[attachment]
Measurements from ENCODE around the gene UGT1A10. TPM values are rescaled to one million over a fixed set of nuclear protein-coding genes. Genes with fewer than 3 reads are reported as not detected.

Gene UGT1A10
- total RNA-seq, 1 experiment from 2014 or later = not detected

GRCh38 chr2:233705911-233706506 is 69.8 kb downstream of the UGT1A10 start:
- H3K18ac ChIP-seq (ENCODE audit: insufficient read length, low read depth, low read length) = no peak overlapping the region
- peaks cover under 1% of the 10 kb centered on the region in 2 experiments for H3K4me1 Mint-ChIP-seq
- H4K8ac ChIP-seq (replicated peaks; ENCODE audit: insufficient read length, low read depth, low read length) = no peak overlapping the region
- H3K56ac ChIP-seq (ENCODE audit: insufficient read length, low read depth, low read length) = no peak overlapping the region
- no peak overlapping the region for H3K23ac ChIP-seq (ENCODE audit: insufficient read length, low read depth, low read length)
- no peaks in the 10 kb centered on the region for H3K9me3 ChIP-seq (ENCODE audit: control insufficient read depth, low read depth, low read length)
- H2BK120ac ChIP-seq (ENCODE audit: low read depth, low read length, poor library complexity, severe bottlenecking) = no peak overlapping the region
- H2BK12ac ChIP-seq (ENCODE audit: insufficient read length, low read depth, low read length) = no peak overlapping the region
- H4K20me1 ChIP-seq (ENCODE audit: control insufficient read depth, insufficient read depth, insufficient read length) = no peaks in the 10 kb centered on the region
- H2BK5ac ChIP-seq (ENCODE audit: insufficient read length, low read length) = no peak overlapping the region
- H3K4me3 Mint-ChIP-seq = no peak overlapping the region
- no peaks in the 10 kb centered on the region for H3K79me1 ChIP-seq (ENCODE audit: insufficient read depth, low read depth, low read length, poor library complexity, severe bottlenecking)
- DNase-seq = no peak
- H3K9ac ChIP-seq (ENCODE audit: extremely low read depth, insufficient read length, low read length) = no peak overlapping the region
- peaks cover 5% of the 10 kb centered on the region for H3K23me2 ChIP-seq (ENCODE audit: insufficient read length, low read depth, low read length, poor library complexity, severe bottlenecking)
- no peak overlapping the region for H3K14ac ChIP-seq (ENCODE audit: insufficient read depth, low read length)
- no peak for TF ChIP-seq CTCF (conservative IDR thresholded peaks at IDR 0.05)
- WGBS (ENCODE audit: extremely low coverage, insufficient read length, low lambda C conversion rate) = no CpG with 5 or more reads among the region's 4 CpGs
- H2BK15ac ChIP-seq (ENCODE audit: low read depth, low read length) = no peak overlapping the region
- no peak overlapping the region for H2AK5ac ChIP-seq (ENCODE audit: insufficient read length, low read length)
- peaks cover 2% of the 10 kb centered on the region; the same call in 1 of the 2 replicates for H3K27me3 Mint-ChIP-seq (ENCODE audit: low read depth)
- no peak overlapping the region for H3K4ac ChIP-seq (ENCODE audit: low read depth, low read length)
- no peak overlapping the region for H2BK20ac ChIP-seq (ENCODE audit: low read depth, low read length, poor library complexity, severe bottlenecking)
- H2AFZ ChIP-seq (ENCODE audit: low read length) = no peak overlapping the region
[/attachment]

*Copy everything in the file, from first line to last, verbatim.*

Measurements from ENCODE around the gene UGT1A10. TPM values are rescaled to one million over a fixed set of nuclear protein-coding genes. Genes with fewer than 3 reads are reported as not detected.

Gene UGT1A10
- total RNA-seq, 1 experiment from 2014 or later = not detected

GRCh38 chr2:233705911-233706506 is 69.8 kb downstream of the UGT1A10 start:
- H3K18ac ChIP-seq (ENCODE audit: insufficient read length, low read depth, low read length) = no peak overlapping the region
- peaks cover under 1% of the 10 kb centered on the region in 2 experiments for H3K4me1 Mint-ChIP-seq
- H4K8ac ChIP-seq (replicated peaks; ENCODE audit: insufficient read length, low read depth, low read length) = no peak overlapping the region
- H3K56ac ChIP-seq (ENCODE audit: insufficient read length, low read depth, low read length) = no peak overlapping the region
- no peak overlapping the region for H3K23ac ChIP-seq (ENCODE audit: insufficient read length, low read depth, low read length)
- no peaks in the 10 kb centered on the region for H3K9me3 ChIP-seq (ENCODE audit: control insufficient read depth, low read depth, low read length)
- H2BK120ac ChIP-seq (ENCODE audit: low read depth, low read length, poor library complexity, severe bottlenecking) = no peak overlapping the region
- H2BK12ac ChIP-seq (ENCODE audit: insufficient read length, low read depth, low read length) = no peak overlapping the region
- H4K20me1 ChIP-seq (ENCODE audit: control insufficient read depth, insufficient read depth, insufficient read length) = no peaks in the 10 kb centered on the region
- H2BK5ac ChIP-seq (ENCODE audit: insufficient read length, low read length) = no peak overlapping the region
- H3K4me3 Mint-ChIP-seq = no peak overlapping the region
- no peaks in the 10 kb centered on the region for H3K79me1 ChIP-seq (ENCODE audit: insufficient read depth, low read depth, low read length, poor library complexity, severe bottlenecking)
- DNase-seq = no peak
- H3K9ac ChIP-seq (ENCODE audit: extremely low read depth, insufficient read length, low read length) = no peak overlapping the region
- peaks cover 5% of the 10 kb centered on the region for H3K23me2 ChIP-seq (ENCODE audit: insufficient read length, low read depth, low read length, poor library complexity, severe bottlenecking)
- no peak overlapping the region for H3K14ac ChIP-seq (ENCODE audit: insufficient read depth, low read length)
- no peak for TF ChIP-seq CTCF (conservative IDR thresholded peaks at IDR 0.05)
- WGBS (ENCODE audit: extremely low coverage, insufficient read length, low lambda C conversion rate) = no CpG with 5 or more reads among the region's 4 CpGs
- H2BK15ac ChIP-seq (ENCODE audit: low read depth, low read length) = no peak overlapping the region
- no peak overlapping the region for H2AK5ac ChIP-seq (ENCODE audit: insufficient read length, low read length)
- peaks cover 2% of the 10 kb centered on the region; the same call in 1 of the 2 replicates for H3K27me3 Mint-ChIP-seq (ENCODE audit: low read depth)
- no peak overlapping the region for H3K4ac ChIP-seq (ENCODE audit: low read depth, low read length)
- no peak overlapping the region for H2BK20ac ChIP-seq (ENCODE audit: low read depth, low read length, poor library complexity, severe bottlenecking)
- H2AFZ ChIP-seq (ENCODE audit: low read length) = no peak overlapping the region